Field work, life’s work
Anna Weyher ’21PhD decodes the social structure of Kinda baboons and empowers women in the local community
Anna Weyher ’21PhD, a UMass doctoral student in anthropology, watches from a discreet distance as a young baboon swings on a low-hanging vine in Zambia’s Kasanka National Park. “He’s changing so fast,” says her companion, Zambian wildlife scout Marley Katinta.
“They grow up too fast,” Weyher responds ruefully, like a parent wishing she could keep her child from venturing into the outside world for just a little while longer.
Weyher and Katinta are observing Kinda baboons that live in Kasanka’s mixed forest-woodland-grassland habitat. Formerly classified as a subspecies of the yellow baboon, the Kinda baboon has recently been recognized as an entirely separate species.
Weyher’s research on the Kindas also has broader implications. “People use baboons as a model for early humans or human ancestors,” explains Kamilar. Weyher’s discoveries indicate that in terms of social structure and behavior, Kindas more closely resemble ancient humans than they do other baboons. Their home may be more similar, too. Once thought to have spread from a forest habitat into more open grasslands, our early ancestors are now believed to have lived in a more complex landscape with mixed forest, woodland, and savanna—an environment that closely resembles Kasanka’s. “Kinda baboons probably live in a habitat that's much more like that of our early human ancestors than that of yellow baboons and other types of baboons that people have studied in the past,” says Kamilar. “In a lot of ways, the Kinda baboons in the environment at Kasanka much better represent what our ancestors were probably doing.”
More than data—digging in
Over the years, Weyher has established strong relationships with communities around Kasanka. She employs local scouts, including Marley Katinta, who has been working with the baboon project since 2012. He knows all the baboons, even from a distance, and keeps the data collection going when Weyher is away.
For identification, Weyher and her team name the baboons after musicians. The baboon troop includes, among others, adult males Simon and Garfunkel, and adult females Madonna, Aretha, and Ella. To make it easier to trace genealogy, it’s common for primate researchers to give mothers and their babies names that begin with the same letter—Ella’s offspring include Elvis, Elton, and Eminem.
It needs to benefit local people as well as wildlife.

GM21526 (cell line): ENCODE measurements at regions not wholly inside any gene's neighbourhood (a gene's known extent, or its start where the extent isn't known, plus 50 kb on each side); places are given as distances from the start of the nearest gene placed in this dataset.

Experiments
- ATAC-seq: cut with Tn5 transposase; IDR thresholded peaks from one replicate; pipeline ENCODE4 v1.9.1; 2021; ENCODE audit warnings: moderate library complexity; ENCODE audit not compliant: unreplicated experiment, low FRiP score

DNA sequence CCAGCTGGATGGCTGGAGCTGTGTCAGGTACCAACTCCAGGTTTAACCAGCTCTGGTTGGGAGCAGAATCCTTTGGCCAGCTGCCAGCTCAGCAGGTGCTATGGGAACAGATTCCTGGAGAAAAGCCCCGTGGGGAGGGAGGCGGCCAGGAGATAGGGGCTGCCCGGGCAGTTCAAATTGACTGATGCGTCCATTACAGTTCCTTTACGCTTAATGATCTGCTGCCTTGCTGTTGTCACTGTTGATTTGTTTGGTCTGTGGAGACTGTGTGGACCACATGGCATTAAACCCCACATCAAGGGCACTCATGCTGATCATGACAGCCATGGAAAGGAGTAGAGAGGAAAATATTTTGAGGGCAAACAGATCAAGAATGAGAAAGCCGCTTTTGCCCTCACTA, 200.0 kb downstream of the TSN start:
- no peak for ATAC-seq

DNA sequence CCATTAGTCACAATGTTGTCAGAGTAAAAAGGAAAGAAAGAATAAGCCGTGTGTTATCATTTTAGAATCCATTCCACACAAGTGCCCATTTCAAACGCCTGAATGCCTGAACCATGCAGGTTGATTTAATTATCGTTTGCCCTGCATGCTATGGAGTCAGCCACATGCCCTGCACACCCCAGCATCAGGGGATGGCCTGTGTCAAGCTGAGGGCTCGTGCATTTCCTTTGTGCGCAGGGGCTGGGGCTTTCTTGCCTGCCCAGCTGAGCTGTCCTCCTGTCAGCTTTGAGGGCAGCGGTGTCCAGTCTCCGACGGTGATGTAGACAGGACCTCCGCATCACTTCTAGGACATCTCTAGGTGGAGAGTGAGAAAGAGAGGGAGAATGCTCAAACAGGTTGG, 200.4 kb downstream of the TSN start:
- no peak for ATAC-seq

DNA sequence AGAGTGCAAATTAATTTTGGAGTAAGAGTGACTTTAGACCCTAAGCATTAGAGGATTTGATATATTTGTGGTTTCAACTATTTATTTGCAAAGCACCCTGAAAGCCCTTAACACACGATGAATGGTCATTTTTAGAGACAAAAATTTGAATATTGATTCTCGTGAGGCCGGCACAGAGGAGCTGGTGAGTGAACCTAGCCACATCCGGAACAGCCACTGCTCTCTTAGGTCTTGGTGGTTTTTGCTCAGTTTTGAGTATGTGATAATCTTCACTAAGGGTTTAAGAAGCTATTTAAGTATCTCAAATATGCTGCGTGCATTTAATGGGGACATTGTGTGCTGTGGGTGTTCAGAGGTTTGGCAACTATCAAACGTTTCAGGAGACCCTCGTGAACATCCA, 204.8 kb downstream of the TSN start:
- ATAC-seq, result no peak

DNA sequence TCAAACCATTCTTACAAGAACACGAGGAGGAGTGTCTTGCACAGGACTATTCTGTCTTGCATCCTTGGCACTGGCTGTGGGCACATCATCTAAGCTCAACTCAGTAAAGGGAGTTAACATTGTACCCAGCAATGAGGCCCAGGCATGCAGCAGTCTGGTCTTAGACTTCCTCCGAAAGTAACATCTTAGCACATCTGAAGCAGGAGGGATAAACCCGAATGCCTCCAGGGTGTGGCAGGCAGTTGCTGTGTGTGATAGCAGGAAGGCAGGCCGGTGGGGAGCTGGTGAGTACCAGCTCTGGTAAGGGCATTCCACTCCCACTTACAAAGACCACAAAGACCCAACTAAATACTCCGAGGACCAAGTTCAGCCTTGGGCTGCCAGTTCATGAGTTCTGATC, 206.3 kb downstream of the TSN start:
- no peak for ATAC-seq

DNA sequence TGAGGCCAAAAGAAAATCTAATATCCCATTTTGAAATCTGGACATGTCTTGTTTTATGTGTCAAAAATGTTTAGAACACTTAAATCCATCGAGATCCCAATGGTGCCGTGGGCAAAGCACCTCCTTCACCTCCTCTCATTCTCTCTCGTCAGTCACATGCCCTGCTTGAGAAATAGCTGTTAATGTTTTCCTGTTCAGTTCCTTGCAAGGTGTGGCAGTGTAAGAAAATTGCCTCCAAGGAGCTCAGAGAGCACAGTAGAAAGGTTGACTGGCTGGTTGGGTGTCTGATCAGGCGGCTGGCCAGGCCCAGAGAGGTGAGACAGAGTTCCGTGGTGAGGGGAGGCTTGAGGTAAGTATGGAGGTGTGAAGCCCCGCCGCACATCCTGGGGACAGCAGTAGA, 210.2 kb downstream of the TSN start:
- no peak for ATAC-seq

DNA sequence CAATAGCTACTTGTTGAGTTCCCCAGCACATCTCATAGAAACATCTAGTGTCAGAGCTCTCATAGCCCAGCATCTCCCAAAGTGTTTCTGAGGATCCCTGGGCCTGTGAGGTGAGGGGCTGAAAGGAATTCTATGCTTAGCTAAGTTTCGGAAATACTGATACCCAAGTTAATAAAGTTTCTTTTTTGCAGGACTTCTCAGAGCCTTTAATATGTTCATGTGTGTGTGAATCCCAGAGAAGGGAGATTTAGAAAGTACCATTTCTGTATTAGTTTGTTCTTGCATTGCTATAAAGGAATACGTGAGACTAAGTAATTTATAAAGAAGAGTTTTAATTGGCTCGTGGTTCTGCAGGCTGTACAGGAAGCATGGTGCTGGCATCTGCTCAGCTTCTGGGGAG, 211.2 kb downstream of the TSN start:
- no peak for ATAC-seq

From the start, Weyher has been committed to making community work a key part of her project. “For me, it wasn't just about going in and getting some data and leaving,” she explains. For a scientific research project to be sustainable, it needs to benefit local people as well as wildlife. Weyher specifically wanted to find ways to empower local women. She started a weekly math and science club for girls to help create an educational community and provide opportunities for hands-on learning. She also established a weekly after-school conservation club—open to everyone—and has raised funds for scientific equipment and books for schools.
So far, three girls from the local community have received scholarships and completed high school. With additional financial support from Weyher, the first recipient, Leah Mwamba, has also gone on to graduate from nursing school. “She was so shy at first but really, really bright, and she's just blossomed into the most amazing, smart, go-getter woman,” says Weyher. Together, Weyher and Mwamba have developed a new project to help village women gain more economic freedom by making cloth doormats out of used clothing and selling them in the local market. Although the seed money comes from the Kasanka Baboon Project, the hope is for the project to become self-sustaining.
Recently, Weyher was also pleased to be able to hire the national park’s first female scout to work with the baboon project. Weyher hopes to continue both the research and the community work at Kasanka for a long time. “Some of the most amazing projects on baboons have been going on for 40-plus years,” she says, “and now the data that they have and the questions that they can answer about human health and stress, and environmental changes, and all of these things over multiple generations, is where you really learn.”
Watch the Guardians of the Wild episode from the Smithsonian Channel which is devoted to Weyher’s work: